I recently joined a Tarot circle, and one member had a deck that I found so intriguing that I couldn’t stop thinking about it. I found myself googling it several times in the days that followed until I finally decided to purchase it.
Deciding to purchase a new deck can be a big decision. Or it can be a gut move. This was maybe a little bit of both, since I felt in my gut that I wanted it right away but then I labored over the decision to purchase it for a bit.
This deck is Tarot of the 78 Doors. And it’s…. unconventional.
It is based on Rider-Waite-Smith imagery, so it’s not like it’s Thoth or Tarot De Marseille. But the artist behind 78 Doors took some of the card interpretations to a new place, making it a totally new experience in some ways.
Getting to know a new deck can be an emotional journey on its own, but it’s complicated when the deck has new and different imagery and symbolism.
Getting a new deck has this really cool honeymoon period that goes with it. You open the box, maybe you flip through the little book that comes with it, and then you hold the cards. Fell their weight, see how glossy they are, maybe fan them out a little.
There are a few commonly used methods for connecting with a new deck. Some people will sleep with a deck under their pillow (y’all must be really still sleepers!). Some cleanse or charge them with crystals. Some go through card by card and journal their thoughts. Some meditate with their decks, or perform rituals. And then there are about a bajillion interview spreads across the Googles for getting to know your deck (more on that later).
While I can’t sleep with my deck under my pillow, I do sleep with a deck or two on my nightstand. I like to flip through the cards before bed and think about each one for a few minutes before I fall asleep. I find this to be meditative, personally.
All of these things are great ways to become acquainted with a new deck, but what about a new… nontraditional deck, like 78 Doors?
My Own Fool’s Journey
My first deck was the super old school Rider-Waite. I have used it the most. I find the symbolism super accessible. When given the choice, most people I read for tend to choose this deck (though I really ought to start directing them to the deck I think best aligns with their inquiry or energy, but that is not the point).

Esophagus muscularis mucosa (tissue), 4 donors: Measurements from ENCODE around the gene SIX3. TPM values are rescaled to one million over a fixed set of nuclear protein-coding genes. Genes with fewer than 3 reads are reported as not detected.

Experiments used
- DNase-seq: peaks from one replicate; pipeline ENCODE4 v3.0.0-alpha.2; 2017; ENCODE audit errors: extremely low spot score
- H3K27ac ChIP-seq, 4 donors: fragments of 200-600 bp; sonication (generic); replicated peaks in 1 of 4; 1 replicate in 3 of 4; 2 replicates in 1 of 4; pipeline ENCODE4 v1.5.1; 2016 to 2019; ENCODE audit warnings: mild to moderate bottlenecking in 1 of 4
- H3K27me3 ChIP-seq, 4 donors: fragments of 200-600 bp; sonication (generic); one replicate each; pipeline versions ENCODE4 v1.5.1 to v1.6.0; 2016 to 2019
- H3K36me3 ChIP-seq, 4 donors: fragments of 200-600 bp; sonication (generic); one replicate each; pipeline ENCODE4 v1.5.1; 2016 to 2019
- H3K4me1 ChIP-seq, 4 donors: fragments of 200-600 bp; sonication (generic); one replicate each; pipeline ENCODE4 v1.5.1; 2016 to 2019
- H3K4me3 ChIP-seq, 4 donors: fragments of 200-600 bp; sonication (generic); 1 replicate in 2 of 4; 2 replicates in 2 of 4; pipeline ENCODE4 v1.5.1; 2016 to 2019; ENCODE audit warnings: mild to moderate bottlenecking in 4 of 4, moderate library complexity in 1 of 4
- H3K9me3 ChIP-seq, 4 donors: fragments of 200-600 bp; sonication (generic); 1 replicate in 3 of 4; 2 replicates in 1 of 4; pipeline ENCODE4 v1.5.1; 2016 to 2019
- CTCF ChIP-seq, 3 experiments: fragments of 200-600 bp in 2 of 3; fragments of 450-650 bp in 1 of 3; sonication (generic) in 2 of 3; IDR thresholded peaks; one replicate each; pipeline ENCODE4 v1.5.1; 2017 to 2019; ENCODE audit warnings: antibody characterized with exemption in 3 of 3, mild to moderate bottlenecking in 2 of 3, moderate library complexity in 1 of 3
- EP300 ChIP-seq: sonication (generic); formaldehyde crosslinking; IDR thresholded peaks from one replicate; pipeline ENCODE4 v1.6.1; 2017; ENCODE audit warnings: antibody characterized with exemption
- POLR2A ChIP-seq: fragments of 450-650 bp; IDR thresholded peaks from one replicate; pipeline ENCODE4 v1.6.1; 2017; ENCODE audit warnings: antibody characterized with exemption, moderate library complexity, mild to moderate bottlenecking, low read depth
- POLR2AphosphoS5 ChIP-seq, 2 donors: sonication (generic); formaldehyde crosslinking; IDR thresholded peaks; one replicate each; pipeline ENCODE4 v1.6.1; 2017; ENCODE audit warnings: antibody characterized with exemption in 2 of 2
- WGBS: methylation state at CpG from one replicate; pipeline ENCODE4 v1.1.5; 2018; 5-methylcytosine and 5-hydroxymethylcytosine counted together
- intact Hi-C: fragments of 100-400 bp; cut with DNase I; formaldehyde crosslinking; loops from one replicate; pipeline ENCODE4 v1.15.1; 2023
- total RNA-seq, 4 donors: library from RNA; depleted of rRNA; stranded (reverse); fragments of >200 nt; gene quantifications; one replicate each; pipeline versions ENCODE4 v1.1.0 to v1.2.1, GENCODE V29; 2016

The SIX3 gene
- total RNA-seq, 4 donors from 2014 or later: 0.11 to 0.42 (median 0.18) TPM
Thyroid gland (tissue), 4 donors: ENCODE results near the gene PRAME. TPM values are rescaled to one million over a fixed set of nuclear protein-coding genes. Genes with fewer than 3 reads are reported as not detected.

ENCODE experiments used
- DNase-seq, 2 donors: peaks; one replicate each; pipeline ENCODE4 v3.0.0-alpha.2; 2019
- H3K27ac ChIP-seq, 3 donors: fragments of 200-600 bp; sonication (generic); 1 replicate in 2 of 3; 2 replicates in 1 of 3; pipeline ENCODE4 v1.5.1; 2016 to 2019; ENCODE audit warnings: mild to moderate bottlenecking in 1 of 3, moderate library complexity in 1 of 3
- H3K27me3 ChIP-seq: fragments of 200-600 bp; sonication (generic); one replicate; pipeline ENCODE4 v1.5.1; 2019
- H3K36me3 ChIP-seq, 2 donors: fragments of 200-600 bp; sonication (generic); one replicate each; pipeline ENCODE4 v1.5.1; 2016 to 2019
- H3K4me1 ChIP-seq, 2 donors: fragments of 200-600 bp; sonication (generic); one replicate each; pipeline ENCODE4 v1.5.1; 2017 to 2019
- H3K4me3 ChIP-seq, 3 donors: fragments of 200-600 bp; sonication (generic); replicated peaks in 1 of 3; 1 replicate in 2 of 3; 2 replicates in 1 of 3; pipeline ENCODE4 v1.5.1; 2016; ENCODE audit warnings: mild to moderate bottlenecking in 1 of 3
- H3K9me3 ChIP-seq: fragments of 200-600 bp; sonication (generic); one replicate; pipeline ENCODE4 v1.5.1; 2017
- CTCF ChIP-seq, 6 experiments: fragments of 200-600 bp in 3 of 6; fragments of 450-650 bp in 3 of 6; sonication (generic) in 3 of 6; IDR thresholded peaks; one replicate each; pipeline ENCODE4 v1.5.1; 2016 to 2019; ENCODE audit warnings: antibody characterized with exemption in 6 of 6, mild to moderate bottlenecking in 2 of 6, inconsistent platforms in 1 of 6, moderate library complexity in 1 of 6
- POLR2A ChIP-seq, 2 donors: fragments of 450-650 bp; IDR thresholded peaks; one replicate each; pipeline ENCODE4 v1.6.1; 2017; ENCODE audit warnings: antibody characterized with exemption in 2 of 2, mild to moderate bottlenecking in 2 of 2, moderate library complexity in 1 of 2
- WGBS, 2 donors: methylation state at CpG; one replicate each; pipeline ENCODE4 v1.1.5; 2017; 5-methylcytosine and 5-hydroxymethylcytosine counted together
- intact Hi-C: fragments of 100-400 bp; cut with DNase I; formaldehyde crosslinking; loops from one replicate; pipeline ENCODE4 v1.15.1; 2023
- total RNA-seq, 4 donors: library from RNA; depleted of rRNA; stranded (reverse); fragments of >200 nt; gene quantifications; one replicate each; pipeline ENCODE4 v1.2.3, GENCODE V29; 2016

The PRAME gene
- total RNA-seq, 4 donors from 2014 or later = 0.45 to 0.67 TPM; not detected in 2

I know my Rider-Waite deck inside and out. Every card, every symbol–I know the meanings without thinking about them.
In order to become better acquainted with Tarot of the 78 Doors, I’ve been comparing each card with its counterpart in my Rider-Waite deck. Where the 78 Doors symbolism differs, it has been fun to look at the comparable card that matches it to think about the meanings I have been associating with cards forever vs the ones that spring to mind when viewing the new symbolism of 78 Doors.
This has led to a lot of revelations about both decks, actually.
How about an example?
Traditionally, Justice has been a card of truth, fairness, law. You are being held accountable for your actions. There is a fruitful search for answers.
The 78 Doors deck features a more…. contentious view of the search for truth. There are people arguing on the steps of a courthouse. The door to the courthouse is closed, and this may come as a shock but doors are a theme in the Tarot of the 78 Doors–open doors symbolize a positive opportunity, and closed doors indicate a block. The big closed door of the courthouse shines a light on the combativeness of the Justice card that I don’t usually think about when interpreting the card.
The search for truth is rarely easy or straight-forward. The Tarot of the 78 Doors makes this a focus of the Justice card, where it is not an overt symbol in Rider-Waite or some other decks. When doing reads with 78 Doors, I might be inclined to read Justice as a fight for truth, but now I’ll also be thinking about this aspect with Rider-Waite reads more often.
Want another example? Of course you do!
The World is definitely about completion, fulfillment, achievement, the end of a journey, goals brought to fruition. I suppose there are fewer more powerful symbols for this concept than the birth of a newborn.
The birth symbolism makes me think of so much else, though: Family, new ideas, emotions, responsibilities. There is so much to this cycle of life depicted here, and it brings a lot of depth to a reading. I can also see it meaning, literally, that the querent is expecting or should plan to grow their family. I’m not sure I would have put that meaning on The World before. The Empress? For sure. But maybe not The World.
Also, look behind that baby at the closed door. What potential barriers are there to this cycle of completion? The World usually symbolises fulfillment and achievement, and sometimes it is easy to forget that it could mean that someone needs to look toward what needs to be accomplished to reach their goals. 78 Doors makes it much easier to consider this aspect of the card.
Studying Tarot of the 78 Doors alongside my Rider-Waite deck has been very rewarding. I’m not only engaging a lot with the meanings of my 78 Doors cards, but beginning to add depth to the associations I have with each of the original cards in my Rider-Waite (and therefore, other decks more closely based on RWS imagery).
I’m not sure when I’ll be ready to begin reading with my 78 Doors deck, but for now I’m finding this nightly ritual of flipping through the cards and viewing them along side my Rider-Waite cards to be a fascinating and extremely rewarding way to deepen my relationship with Tarot in general.